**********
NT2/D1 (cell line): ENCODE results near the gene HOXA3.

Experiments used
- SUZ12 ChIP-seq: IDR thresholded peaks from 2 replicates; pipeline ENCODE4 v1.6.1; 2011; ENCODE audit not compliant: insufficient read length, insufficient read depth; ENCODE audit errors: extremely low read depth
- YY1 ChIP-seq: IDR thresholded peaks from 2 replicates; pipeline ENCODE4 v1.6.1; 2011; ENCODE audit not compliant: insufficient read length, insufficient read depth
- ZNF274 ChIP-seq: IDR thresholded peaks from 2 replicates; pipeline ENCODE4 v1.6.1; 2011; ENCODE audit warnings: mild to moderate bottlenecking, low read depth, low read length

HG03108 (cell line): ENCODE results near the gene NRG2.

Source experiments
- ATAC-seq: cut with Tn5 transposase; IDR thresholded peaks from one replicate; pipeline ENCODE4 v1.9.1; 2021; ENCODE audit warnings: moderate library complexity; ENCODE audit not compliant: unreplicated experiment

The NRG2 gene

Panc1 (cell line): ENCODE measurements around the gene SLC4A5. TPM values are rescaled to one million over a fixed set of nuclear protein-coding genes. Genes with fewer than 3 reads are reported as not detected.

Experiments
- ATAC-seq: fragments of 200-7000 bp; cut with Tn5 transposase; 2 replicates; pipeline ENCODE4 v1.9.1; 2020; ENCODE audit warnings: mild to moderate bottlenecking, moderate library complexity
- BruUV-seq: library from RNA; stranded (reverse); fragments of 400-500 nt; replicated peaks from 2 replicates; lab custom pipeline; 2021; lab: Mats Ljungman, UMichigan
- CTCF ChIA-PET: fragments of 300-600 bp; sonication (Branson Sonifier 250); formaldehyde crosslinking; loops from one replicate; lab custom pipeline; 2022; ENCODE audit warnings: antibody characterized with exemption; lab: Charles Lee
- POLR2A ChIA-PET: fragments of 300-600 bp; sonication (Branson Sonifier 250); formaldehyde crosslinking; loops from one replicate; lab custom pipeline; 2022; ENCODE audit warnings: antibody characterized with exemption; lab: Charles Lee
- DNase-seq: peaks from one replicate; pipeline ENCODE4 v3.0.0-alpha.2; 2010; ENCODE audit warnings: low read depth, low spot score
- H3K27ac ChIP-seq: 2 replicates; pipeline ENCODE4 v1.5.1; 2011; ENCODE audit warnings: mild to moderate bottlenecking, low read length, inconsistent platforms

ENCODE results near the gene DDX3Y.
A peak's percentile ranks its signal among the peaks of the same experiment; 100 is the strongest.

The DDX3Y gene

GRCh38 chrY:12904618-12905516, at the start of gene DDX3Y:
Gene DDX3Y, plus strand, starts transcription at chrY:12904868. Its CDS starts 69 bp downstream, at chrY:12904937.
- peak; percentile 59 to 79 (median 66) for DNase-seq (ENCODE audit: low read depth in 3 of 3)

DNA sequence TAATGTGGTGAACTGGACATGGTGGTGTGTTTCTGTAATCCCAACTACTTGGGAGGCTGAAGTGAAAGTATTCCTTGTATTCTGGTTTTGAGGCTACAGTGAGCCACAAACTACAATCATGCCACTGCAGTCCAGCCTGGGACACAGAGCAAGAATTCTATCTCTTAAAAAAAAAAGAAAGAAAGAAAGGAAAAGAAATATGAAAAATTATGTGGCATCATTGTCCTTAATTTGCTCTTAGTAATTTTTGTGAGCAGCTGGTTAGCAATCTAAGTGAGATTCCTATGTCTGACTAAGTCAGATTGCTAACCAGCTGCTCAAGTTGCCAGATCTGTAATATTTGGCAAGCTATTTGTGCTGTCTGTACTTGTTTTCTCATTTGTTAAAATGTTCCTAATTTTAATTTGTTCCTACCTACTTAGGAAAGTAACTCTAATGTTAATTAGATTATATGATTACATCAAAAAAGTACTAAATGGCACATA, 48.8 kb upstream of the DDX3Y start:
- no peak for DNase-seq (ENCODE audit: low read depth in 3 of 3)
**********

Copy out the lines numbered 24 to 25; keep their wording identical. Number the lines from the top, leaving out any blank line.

DNA sequence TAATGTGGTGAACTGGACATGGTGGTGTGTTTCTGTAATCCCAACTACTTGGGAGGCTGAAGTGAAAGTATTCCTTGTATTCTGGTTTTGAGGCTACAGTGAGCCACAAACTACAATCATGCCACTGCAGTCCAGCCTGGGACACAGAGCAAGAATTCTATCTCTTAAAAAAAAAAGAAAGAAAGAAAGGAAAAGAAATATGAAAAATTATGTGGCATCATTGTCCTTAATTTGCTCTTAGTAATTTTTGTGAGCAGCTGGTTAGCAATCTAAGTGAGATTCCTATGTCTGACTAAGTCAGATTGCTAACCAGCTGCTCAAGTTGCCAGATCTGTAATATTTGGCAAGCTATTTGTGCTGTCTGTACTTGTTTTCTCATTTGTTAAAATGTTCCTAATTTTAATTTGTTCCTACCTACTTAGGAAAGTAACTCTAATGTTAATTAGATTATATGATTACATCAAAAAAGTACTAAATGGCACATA, 48.8 kb upstream of the DDX3Y start:
- no peak for DNase-seq (ENCODE audit: low read depth in 3 of 3)